I think of the designs are a bit extreme, I dont want to own most of them, but there are some gems in there, really not to over the top modern.

    Modern maybe becoming trendy again, and affordable now that places like West Elm are knocking off good design with very poorly made attempts at it.

    one of my friends apartments is very simplistic, minimal but not overly modern. It doesnt have lacquered white everything or any gimmicky design elements.

    I like design elements and lacquered white finishes, but not the extreme in some of those pictures.
     
  9. kaiserkarl

    kaiserkarl Senior member

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    i'm at eclectic with just a few eames/ starck pieces. lots of hand me downs/ items bought from family members that have come into ruin. like a going out of business sale.

    i want to paint everything white and go shabby chic but thats more of a decision based on the fixtures of my place. if i bought a new place though i would love to go english bespoke.

    http://www.soane.co.uk/Shop/Default.aspx
     
  10. designprofessor

    designprofessor Senior member

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    I'm basking in Empire.....
     
  11. Monaco

    Monaco Senior member

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    I think Modern architecture and design/style is cool to look at in dream home magazines and online pictures but definitely not an inviting, warm environment to welcome you home everyday. I myself prefer spanish architecture and warm, interior design with traditional American ques.

    I still don't get modern design, definitely cannot imagine a completely white house with a bunch of white or funky colored furniture with minimalist spacing. I have a friend that has a very nice house in the hills of Laguna Beach, it was styled modern on the inside with a bunch of freaky colors, very very uninviting and cold, I could not, for the life of me, get myself comfortable in that house.
     
  12. johnapril

    johnapril Senior member

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    I want a house built with a hose bib in the interior so I can just jet spray the whole thing clean.
     
  13. gamelan

    gamelan Senior member

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    MCM done right. a unit in Gregory Ain's 1947 Avenel Housing Coop here in the Silver Lake area of Los Angeles. and this one is not as nice as the one that sold last year. for the curious, it's 745K in a little less than 1K sq ft. i think it's overpriced for the neighborhood but the previous one sold for $689K IIRC.

    still, what i wouldn't give to live in one of these...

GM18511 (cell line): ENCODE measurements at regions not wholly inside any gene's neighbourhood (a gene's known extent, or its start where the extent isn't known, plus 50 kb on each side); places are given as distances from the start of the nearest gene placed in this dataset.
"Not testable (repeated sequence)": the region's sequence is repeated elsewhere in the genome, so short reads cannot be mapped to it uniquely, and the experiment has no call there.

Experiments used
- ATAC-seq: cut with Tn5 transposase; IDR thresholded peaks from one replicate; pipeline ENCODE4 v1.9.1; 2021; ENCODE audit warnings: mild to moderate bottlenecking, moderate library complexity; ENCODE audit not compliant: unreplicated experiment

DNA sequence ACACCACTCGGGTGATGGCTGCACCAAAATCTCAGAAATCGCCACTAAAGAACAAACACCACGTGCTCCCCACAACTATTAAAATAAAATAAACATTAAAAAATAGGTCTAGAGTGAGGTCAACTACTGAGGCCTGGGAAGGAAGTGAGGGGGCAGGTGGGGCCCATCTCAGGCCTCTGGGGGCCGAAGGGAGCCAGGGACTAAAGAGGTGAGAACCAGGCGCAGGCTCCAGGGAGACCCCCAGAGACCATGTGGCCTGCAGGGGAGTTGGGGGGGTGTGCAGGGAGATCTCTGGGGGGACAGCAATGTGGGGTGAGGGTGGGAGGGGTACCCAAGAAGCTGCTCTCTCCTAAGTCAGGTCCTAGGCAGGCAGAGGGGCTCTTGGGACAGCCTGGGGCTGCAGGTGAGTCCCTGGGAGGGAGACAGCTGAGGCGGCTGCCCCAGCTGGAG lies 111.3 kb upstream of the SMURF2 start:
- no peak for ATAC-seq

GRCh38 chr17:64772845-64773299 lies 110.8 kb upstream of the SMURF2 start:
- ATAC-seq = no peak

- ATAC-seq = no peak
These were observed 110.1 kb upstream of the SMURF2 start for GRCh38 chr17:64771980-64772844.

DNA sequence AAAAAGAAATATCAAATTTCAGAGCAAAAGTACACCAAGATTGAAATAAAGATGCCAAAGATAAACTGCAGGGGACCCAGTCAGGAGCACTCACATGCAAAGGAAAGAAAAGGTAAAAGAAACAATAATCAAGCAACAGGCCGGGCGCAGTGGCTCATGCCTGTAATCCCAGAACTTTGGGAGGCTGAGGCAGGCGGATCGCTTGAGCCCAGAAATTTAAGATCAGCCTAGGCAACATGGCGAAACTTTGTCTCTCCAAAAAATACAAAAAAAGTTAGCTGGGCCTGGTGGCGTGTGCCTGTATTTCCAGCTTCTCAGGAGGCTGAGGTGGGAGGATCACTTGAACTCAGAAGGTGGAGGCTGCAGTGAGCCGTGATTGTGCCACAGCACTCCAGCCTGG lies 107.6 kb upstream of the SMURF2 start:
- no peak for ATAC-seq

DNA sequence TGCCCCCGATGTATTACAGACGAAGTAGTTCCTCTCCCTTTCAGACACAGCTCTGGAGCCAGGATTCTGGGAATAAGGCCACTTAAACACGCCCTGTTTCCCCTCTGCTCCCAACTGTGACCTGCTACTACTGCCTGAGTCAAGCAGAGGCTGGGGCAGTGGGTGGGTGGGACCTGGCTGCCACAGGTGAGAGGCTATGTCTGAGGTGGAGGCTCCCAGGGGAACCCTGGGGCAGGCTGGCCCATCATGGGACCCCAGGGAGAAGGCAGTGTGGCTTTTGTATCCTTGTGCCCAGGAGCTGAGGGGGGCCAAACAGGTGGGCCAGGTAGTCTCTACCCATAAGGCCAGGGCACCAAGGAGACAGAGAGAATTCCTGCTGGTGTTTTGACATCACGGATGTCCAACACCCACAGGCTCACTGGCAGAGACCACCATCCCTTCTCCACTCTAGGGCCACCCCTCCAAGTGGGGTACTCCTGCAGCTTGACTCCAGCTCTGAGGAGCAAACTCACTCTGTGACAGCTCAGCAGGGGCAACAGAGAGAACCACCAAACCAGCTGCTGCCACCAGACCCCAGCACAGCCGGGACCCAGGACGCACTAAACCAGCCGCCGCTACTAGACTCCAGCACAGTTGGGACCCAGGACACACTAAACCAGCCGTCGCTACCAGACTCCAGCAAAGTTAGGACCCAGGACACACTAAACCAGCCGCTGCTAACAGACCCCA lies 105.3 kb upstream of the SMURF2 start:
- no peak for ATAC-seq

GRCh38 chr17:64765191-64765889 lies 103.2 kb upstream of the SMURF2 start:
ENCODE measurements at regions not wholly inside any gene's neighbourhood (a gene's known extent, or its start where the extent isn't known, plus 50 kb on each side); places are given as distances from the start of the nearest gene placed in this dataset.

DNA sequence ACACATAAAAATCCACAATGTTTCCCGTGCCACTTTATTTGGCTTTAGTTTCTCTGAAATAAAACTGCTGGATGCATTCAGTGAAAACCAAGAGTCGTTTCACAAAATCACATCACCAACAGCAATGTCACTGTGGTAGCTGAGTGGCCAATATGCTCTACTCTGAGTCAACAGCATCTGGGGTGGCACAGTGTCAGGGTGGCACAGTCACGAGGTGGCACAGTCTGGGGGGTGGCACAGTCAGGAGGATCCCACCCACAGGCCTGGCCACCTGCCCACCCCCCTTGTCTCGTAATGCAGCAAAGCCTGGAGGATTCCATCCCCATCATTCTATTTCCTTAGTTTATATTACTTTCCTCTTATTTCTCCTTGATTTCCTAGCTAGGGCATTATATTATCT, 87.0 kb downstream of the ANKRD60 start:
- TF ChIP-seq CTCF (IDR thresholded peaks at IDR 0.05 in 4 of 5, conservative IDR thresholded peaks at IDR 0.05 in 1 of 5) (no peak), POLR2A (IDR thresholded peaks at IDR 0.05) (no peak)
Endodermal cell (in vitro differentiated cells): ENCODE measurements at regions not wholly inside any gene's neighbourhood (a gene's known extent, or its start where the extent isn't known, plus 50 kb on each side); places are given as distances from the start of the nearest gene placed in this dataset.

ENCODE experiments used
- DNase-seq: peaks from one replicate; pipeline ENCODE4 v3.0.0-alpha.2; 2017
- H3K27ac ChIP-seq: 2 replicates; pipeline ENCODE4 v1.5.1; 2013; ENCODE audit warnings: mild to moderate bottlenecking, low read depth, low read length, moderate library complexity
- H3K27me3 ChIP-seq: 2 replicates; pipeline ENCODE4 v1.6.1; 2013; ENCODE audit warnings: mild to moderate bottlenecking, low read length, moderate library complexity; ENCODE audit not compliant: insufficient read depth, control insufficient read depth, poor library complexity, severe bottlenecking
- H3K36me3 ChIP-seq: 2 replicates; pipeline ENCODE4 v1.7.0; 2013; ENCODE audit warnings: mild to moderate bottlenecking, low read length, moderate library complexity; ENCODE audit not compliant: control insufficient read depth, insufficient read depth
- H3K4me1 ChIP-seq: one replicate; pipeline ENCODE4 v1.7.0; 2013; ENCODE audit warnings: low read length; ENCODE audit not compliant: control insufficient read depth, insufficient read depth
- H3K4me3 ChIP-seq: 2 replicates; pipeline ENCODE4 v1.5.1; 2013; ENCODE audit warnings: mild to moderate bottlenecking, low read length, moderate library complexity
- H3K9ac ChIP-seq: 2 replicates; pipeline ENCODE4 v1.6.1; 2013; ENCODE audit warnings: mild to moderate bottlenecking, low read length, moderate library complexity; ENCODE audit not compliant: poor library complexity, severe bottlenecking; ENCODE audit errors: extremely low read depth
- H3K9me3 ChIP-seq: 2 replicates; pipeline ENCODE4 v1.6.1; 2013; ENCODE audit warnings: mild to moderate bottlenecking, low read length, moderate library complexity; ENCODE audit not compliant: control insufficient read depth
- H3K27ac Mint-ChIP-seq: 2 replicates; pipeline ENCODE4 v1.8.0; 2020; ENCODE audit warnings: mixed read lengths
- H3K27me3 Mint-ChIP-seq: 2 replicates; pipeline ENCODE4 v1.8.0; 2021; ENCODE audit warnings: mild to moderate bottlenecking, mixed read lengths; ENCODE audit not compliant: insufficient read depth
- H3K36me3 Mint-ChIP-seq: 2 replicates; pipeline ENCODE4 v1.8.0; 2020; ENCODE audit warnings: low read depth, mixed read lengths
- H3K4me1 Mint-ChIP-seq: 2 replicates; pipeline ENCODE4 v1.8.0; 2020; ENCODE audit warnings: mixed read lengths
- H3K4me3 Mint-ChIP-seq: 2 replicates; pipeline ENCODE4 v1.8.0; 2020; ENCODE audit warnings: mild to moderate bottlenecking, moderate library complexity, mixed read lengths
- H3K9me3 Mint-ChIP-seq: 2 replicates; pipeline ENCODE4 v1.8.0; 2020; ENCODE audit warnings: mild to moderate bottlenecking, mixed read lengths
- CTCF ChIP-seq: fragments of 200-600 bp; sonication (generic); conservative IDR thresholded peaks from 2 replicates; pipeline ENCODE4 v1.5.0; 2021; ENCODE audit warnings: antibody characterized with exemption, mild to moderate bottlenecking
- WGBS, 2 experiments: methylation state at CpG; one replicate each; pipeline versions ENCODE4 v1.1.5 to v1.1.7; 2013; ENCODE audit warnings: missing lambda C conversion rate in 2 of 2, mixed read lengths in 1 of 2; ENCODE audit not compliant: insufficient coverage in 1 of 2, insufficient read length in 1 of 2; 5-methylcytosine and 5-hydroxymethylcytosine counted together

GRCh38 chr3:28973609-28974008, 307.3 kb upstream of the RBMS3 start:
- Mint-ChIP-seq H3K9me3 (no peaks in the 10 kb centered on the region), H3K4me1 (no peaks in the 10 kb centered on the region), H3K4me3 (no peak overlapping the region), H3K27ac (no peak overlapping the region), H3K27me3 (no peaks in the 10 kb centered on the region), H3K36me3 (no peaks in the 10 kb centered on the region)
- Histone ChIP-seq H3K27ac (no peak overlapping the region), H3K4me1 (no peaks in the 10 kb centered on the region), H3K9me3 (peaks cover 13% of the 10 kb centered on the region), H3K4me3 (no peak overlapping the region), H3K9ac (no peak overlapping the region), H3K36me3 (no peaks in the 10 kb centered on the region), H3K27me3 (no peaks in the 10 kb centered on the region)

http://www.redfin.com/CA/Los-Angeles...9/home/7063860

    [​IMG]

    [​IMG]

    [​IMG]

    [​IMG]

    previous unit:

    [​IMG]

    -Jeff
     
  14. johnapril

    johnapril Senior member

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    Love that place, Jeff. Thanks for posting.
     
  15. GusW

    GusW Senior member Dubiously Honored

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    I was in a trend meeting with a major home decor company yesterday. We were looking at research showing victorian and classic british prints tweaked with more modern color and scale. It was mixed with some clean MCM elements but evolving forward into a fresh look.
     
  16. DocHolliday

    DocHolliday Senior member Dubiously Honored

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    MCM done right. a unit in Gregory Ain's 1947 Avenel Housing Coop here in the Silver Lake area of Los Angeles. and this one is not as nice as the one that sold last year. for the curious, it's 745K in a little less than 1K sq ft. i think it's overpriced for the neighborhood but the previous one sold for $689K IIRC.

    still, what i wouldn't give to live in one of these...

    http://www.redfin.com/CA/Los-Angeles...9/home/7063860


    There are some nice things in the house, but the space itself doesn't do it for me. The previous one is far superior, I think.
     
  17. hypersonic

    hypersonic Senior member

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    So any interior designers/architects here seeing new trends? Will the whole never-quite-there 80s revival thing in clothes translate over to homes?


    I, for one, think it most certainly will.

    Late '70s and '80s furniture design is totally dominated by the Italians (or designers working in Italy for Italian firms)

    Michael Graves:
    [​IMG]

    Gaetano Pesce:
    [​IMG]

    Matteo Thun:
    [​IMG]

    Ettore Sottsass:
    [​IMG]

    Shiro Kuramata:
    [​IMG]

    Toshiyuki Kita:
    [​IMG]

    Michele de Lucchi:
    [​IMG]

    Aldo Rossi:
    [​IMG]

    Mario Botta:
    [​IMG]

    Robert Venturi:
    [​IMG]